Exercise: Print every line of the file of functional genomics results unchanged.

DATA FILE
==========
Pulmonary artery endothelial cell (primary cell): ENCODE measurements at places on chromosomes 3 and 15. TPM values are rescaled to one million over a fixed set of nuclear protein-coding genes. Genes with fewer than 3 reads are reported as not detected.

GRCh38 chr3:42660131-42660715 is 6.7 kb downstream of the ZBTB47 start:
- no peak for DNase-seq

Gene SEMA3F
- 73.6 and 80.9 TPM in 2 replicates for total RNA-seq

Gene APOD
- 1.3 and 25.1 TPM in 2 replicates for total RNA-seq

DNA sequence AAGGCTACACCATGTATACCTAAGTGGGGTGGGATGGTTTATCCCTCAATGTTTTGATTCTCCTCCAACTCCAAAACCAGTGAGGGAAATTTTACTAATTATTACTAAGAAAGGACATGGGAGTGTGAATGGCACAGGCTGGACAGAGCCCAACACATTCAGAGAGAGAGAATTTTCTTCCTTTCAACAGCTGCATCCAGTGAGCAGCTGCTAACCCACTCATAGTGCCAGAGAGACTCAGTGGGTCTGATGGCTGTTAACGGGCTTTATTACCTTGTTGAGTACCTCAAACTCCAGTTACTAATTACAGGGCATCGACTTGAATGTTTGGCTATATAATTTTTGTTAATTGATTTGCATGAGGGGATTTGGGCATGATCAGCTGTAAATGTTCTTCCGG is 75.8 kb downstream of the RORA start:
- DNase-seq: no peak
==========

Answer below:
Pulmonary artery endothelial cell (primary cell): ENCODE measurements at places on chromosomes 3 and 15. TPM values are rescaled to one million over a fixed set of nuclear protein-coding genes. Genes with fewer than 3 reads are reported as not detected.

GRCh38 chr3:42660131-42660715 is 6.7 kb downstream of the ZBTB47 start:
- no peak for DNase-seq

Gene SEMA3F
- 73.6 and 80.9 TPM in 2 replicates for total RNA-seq

Gene APOD
- 1.3 and 25.1 TPM in 2 replicates for total RNA-seq

DNA sequence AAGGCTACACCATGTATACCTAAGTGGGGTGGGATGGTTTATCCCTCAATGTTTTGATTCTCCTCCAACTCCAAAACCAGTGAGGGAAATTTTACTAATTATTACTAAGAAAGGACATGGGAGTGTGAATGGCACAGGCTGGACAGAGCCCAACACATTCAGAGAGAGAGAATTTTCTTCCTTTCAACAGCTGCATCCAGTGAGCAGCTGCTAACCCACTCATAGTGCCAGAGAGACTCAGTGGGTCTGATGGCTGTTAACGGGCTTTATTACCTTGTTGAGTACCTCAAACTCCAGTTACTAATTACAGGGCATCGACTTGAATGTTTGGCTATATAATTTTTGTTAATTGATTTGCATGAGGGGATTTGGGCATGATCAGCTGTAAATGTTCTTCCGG is 75.8 kb downstream of the RORA start:
- DNase-seq: no peak